The Japanese government has recently adopted 126 measures to urge more foreign workers to work in their country. Eight Asian countries, including the Philippines, China, and Vietnam, are eyed as potential sources of skilled workers to boost various short-handed sectors in Japan.
Aside from the above-mentioned countries, the Japanese government will prepare separate bilateral agreements on foreign employees with Cambodia, Indonesia, Thailand, and Myanmar under new visa guidelines to be announced in April 2019. The final list of countries is yet to be officially named as bilateral talks are still ongoing.
The Japanese government expects a huge increase in foreign workers soon as the new “Special Skill” visa status rolls out in April. Following significant amendments to the Immigration Control and Refugee Recognition Act, Japan’s Ministry of Labor hopes the adopted measures will ensure job security among resident and non-resident foreign workers.
Prime Minister Shinzo Abe also urged his labor officials to deliver acceptable bilateral agreements that will motivate foreign workers to invest their skills not only to urban areas but also rural communities. The new procedures aim to establish a better working environment among foreigners and local Japanese. The recent labor measures will also provide continuous help to foreign nationals already staying in Japan.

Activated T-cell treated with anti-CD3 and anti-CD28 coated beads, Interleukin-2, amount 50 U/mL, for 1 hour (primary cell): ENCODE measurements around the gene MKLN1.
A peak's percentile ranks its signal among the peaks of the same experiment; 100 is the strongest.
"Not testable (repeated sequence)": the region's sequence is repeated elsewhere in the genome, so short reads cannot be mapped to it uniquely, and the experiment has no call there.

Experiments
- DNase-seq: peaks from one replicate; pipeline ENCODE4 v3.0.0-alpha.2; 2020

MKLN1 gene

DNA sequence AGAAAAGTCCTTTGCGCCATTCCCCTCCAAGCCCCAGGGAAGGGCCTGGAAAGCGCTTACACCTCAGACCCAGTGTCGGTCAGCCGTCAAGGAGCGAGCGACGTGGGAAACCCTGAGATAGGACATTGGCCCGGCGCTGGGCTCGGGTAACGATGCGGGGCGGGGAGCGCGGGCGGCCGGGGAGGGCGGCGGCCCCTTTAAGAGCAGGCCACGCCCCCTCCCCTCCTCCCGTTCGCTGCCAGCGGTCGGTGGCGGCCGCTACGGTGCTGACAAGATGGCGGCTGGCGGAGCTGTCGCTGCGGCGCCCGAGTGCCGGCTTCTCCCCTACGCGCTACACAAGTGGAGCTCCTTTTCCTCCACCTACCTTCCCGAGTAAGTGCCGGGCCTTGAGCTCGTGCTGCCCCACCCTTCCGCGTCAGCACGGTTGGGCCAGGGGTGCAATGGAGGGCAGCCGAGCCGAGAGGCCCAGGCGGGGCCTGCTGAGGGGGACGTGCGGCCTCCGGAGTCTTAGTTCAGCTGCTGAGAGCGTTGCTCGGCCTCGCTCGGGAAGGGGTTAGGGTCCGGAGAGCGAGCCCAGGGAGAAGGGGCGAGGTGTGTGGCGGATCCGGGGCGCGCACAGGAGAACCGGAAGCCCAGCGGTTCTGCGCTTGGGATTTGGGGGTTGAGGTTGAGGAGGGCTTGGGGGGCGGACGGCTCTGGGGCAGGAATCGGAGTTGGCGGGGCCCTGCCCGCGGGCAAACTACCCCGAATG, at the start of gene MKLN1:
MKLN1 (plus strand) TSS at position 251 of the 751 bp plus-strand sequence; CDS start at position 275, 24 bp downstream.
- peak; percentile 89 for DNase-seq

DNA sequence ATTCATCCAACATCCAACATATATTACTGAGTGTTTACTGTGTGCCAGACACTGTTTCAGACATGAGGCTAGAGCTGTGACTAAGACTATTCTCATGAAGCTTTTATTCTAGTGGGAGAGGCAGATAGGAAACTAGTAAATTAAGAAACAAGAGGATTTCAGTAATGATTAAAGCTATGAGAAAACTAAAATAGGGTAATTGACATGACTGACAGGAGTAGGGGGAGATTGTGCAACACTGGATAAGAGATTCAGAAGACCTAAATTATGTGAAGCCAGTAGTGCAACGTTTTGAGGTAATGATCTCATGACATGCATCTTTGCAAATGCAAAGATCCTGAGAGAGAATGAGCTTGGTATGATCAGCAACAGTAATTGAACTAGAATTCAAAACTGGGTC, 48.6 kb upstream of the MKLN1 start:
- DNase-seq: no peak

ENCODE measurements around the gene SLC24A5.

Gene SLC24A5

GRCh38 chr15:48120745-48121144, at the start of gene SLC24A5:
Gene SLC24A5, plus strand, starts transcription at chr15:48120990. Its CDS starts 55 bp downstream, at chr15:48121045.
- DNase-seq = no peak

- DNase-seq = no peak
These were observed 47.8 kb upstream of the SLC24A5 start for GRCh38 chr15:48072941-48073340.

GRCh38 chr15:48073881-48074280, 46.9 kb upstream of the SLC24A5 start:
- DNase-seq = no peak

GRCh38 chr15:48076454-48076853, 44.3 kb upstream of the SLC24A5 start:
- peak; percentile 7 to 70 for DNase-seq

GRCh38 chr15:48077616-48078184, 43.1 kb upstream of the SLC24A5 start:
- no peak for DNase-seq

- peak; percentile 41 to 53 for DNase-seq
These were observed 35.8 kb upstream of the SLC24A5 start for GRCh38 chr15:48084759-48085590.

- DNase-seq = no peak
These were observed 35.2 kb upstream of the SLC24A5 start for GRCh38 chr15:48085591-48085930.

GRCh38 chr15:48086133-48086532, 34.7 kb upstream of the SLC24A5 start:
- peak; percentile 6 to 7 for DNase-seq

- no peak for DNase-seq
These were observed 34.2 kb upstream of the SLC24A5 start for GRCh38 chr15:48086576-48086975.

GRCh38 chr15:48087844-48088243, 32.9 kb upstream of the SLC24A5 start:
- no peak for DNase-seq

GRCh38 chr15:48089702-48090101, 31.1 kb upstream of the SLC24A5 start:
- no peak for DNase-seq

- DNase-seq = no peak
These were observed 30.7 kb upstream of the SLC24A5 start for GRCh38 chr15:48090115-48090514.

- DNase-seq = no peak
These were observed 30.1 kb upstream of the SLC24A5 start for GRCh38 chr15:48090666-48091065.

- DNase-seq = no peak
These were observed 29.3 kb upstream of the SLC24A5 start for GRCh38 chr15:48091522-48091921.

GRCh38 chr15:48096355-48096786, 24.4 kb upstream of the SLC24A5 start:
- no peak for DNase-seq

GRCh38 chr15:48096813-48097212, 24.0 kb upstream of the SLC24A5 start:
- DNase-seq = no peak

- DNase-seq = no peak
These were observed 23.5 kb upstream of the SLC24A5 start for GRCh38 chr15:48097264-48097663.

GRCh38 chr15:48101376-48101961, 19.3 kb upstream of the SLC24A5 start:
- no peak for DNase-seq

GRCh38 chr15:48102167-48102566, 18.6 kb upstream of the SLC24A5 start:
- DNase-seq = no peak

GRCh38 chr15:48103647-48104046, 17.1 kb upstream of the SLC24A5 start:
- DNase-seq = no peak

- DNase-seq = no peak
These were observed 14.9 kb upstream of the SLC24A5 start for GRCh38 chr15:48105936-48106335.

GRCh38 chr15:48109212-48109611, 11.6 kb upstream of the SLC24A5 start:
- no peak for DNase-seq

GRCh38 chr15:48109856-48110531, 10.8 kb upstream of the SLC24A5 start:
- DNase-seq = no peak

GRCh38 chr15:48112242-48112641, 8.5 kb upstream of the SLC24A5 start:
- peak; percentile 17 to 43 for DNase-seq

One important thing is that the bilateral talks will not require “Diet” approval because of a formal request from various countries including Vietnam. The initiative aims to protect the labor rights of foreign nationals working in Japan against unfair labor practices. The Japanese government will ensure suitable living conditions and comfortable working environments for all foreign workers. Foreign workers can open their personal bank accounts, providing easy access to various banking transactions.
With the new policies, Japan plans to establish a special framework that would allow police intervention to prevent illegal recruiters on eyeing foreign workers interested to work in Japan. Based on the current intern system, unscrupulous brokers often charge their victims with excessive service fees and force them to pay huge deposits in advance. However, under the new bilateral agreements, law enforcement agencies from both countries can exchange intelligence reports to expose these fraudulent acts.
As per the adopted plan, the Center for Multicultural Information and Assistance, a one-stop government facility, will be deployed in 100 locations across Japan. This government centers aim to provide valuable administrative procedures and consultation to all foreign workers, delivered in 11 different languages including Tagalog, Chinese, and English among others through translation apps. To support this endeavor, the government has allotted a supplementary budget amounting to 16.3 billion yen for fiscal 2019.
The recent amendments under the Immigration Control and Refugee Recognition Act hope to generate 340,000 jobs in specific industries over the next five years. For many Filipinos, Japan could become their perfect destination as the country will open more jobs related to nursing care, restaurant, engineering, and agriculture.
To know more about Japan’s Immigration and Control Act, you my visit the government’s website.